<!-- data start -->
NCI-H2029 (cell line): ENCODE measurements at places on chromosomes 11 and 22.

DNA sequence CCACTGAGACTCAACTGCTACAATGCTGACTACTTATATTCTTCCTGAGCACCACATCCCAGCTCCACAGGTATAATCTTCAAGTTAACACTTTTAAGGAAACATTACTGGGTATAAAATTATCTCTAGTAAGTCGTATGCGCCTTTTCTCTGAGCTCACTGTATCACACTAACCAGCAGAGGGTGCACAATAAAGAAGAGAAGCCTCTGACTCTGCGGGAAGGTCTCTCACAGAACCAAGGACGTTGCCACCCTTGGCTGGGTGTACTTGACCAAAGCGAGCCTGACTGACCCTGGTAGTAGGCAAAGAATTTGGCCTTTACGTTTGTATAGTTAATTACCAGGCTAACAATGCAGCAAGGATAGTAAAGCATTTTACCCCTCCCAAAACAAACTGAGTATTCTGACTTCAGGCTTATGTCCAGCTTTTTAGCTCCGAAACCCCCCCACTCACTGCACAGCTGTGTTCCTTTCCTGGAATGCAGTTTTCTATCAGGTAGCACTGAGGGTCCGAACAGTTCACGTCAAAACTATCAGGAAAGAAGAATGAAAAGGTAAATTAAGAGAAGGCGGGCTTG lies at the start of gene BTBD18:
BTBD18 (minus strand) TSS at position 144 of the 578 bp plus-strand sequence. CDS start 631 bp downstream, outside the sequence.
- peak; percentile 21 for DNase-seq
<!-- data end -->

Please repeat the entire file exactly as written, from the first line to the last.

NCI-H2029 (cell line): ENCODE measurements at places on chromosomes 11 and 22.

DNA sequence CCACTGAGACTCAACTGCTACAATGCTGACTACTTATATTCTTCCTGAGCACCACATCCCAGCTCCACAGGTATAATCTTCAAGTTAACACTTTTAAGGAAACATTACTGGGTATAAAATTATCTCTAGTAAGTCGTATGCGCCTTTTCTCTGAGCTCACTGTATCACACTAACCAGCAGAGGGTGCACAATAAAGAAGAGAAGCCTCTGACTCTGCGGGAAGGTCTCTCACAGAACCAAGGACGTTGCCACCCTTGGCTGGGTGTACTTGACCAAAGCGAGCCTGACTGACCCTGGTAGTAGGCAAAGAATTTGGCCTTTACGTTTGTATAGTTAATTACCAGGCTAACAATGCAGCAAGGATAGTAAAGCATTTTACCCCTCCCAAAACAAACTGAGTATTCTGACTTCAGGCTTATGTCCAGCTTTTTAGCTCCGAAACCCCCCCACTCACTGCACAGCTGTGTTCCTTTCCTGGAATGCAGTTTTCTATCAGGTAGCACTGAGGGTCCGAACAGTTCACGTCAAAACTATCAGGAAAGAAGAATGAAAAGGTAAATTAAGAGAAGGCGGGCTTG lies at the start of gene BTBD18:
BTBD18 (minus strand) TSS at position 144 of the 578 bp plus-strand sequence. CDS start 631 bp downstream, outside the sequence.
- peak; percentile 21 for DNase-seq